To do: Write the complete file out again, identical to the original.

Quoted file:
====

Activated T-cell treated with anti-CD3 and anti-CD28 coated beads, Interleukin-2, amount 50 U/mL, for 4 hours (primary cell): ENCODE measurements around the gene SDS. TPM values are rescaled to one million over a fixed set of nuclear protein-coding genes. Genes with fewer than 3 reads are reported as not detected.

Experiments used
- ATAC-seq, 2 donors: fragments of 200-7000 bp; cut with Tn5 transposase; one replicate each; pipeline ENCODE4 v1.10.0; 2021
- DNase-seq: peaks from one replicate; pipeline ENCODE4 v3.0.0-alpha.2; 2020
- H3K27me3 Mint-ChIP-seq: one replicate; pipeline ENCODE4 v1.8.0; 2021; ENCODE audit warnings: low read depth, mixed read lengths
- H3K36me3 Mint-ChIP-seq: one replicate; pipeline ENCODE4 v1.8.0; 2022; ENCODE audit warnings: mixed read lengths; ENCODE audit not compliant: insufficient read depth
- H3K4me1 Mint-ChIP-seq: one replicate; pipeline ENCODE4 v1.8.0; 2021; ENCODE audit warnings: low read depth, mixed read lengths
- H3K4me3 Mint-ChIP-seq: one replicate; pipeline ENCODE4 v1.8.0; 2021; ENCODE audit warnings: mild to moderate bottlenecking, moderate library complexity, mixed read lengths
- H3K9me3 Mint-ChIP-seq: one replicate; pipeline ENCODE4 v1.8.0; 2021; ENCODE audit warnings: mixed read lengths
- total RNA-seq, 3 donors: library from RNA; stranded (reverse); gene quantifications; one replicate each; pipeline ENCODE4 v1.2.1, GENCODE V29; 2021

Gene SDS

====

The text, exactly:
Activated T-cell treated with anti-CD3 and anti-CD28 coated beads, Interleukin-2, amount 50 U/mL, for 4 hours (primary cell): ENCODE measurements around the gene SDS. TPM values are rescaled to one million over a fixed set of nuclear protein-coding genes. Genes with fewer than 3 reads are reported as not detected.

Experiments used
- ATAC-seq, 2 donors: fragments of 200-7000 bp; cut with Tn5 transposase; one replicate each; pipeline ENCODE4 v1.10.0; 2021
- DNase-seq: peaks from one replicate; pipeline ENCODE4 v3.0.0-alpha.2; 2020
- H3K27me3 Mint-ChIP-seq: one replicate; pipeline ENCODE4 v1.8.0; 2021; ENCODE audit warnings: low read depth, mixed read lengths
- H3K36me3 Mint-ChIP-seq: one replicate; pipeline ENCODE4 v1.8.0; 2022; ENCODE audit warnings: mixed read lengths; ENCODE audit not compliant: insufficient read depth
- H3K4me1 Mint-ChIP-seq: one replicate; pipeline ENCODE4 v1.8.0; 2021; ENCODE audit warnings: low read depth, mixed read lengths
- H3K4me3 Mint-ChIP-seq: one replicate; pipeline ENCODE4 v1.8.0; 2021; ENCODE audit warnings: mild to moderate bottlenecking, moderate library complexity, mixed read lengths
- H3K9me3 Mint-ChIP-seq: one replicate; pipeline ENCODE4 v1.8.0; 2021; ENCODE audit warnings: mixed read lengths
- total RNA-seq, 3 donors: library from RNA; stranded (reverse); gene quantifications; one replicate each; pipeline ENCODE4 v1.2.1, GENCODE V29; 2021

Gene SDS